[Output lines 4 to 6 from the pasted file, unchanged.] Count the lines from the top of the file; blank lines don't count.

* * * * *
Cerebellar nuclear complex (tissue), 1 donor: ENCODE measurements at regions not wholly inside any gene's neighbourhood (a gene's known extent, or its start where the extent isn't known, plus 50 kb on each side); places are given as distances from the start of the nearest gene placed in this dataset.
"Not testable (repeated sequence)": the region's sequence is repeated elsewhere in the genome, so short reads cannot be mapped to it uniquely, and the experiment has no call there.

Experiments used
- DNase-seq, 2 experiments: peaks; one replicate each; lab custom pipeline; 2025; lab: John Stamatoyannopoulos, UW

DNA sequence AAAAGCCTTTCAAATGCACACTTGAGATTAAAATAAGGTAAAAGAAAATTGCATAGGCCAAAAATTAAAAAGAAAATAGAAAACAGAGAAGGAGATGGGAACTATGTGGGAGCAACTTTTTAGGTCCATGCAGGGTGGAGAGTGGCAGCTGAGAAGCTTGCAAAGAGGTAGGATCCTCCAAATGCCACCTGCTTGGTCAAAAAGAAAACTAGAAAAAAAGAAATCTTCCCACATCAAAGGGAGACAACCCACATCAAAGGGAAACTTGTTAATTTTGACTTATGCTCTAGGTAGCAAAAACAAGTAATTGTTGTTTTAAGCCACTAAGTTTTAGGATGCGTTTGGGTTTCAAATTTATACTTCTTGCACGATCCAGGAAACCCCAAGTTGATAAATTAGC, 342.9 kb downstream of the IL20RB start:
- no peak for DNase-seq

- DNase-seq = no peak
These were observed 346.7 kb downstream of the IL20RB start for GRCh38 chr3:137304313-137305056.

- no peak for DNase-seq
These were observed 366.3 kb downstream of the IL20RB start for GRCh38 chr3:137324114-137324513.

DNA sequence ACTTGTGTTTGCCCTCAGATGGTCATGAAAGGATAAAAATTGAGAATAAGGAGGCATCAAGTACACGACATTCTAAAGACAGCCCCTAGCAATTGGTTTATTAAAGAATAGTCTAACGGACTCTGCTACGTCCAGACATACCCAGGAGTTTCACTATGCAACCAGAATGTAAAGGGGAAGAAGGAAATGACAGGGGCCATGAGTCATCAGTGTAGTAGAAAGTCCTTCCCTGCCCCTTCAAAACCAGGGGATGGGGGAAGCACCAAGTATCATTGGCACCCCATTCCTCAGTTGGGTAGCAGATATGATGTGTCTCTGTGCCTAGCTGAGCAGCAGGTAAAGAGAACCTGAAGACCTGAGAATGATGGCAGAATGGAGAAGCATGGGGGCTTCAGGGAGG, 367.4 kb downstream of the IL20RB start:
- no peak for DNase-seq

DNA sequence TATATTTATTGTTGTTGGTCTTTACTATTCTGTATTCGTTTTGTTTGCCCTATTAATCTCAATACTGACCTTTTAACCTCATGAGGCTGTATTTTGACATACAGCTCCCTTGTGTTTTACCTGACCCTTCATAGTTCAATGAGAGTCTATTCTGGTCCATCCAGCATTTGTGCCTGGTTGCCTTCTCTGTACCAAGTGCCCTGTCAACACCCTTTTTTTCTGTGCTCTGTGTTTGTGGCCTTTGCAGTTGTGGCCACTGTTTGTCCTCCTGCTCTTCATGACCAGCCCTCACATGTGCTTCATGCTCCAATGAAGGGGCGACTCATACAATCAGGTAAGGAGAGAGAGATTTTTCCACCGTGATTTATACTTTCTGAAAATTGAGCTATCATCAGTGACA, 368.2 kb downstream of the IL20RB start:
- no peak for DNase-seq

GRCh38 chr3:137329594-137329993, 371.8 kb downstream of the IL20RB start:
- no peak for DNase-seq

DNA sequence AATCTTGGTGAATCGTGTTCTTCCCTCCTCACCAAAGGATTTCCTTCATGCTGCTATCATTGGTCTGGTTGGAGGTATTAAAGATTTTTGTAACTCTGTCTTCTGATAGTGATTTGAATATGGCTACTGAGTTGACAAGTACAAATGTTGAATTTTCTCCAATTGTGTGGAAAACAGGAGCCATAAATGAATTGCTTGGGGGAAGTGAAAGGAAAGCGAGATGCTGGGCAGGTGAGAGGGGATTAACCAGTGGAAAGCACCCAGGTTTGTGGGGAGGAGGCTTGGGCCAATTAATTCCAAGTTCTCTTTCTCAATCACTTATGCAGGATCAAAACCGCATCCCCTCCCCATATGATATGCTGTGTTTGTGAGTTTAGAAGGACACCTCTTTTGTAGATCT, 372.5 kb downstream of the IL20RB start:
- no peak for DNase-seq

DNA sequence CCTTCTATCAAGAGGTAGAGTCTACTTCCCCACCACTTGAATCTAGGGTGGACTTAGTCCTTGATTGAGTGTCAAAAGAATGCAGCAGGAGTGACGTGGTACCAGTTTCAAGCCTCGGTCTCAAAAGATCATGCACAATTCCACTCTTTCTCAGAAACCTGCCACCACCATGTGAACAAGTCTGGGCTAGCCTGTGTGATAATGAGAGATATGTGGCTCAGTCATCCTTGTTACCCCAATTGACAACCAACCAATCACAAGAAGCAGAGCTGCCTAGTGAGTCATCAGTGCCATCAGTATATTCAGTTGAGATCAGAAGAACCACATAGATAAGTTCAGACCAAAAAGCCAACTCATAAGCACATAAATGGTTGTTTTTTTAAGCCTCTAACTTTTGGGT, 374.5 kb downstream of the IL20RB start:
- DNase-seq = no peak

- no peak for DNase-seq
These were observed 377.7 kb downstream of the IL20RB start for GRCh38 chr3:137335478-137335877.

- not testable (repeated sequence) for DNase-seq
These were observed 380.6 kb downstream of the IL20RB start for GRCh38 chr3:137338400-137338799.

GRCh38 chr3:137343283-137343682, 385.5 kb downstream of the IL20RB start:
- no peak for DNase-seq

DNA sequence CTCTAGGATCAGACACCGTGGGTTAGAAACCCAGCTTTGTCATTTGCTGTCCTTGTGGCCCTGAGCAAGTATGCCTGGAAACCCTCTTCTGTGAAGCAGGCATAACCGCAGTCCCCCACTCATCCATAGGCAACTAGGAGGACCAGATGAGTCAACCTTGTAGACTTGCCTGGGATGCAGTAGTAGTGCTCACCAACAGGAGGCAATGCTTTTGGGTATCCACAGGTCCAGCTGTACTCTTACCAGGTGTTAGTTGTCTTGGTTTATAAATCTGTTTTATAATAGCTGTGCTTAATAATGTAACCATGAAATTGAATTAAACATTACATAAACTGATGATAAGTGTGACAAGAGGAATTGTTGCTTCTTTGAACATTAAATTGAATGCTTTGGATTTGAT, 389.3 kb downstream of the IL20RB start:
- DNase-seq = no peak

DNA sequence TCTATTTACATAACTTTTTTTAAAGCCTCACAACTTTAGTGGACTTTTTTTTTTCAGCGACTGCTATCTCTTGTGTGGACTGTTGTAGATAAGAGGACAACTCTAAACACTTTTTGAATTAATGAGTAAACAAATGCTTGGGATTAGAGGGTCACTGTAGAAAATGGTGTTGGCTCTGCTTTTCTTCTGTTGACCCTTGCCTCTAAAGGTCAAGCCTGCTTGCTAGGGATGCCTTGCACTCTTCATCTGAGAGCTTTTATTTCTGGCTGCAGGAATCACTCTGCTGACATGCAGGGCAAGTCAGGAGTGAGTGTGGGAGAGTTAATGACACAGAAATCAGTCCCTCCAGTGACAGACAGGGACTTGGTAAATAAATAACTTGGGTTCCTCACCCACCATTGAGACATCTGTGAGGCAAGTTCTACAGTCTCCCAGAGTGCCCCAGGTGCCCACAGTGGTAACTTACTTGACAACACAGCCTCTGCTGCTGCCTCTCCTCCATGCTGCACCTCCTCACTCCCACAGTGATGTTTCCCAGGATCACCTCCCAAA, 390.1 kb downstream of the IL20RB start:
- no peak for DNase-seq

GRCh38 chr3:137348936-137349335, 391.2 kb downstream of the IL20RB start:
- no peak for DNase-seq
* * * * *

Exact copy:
- DNase-seq, 2 experiments: peaks; one replicate each; lab custom pipeline; 2025; lab: John Stamatoyannopoulos, UW

DNA sequence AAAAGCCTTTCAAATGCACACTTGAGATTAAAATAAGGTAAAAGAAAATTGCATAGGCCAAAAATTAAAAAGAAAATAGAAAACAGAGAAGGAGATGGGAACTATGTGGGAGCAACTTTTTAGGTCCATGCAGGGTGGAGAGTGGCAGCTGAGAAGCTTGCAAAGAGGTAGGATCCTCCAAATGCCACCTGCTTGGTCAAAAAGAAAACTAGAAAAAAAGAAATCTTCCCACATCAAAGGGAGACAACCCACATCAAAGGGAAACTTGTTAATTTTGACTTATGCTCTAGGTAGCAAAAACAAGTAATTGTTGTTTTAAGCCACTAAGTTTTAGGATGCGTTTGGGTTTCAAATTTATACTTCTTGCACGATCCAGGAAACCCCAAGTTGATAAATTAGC, 342.9 kb downstream of the IL20RB start:
- no peak for DNase-seq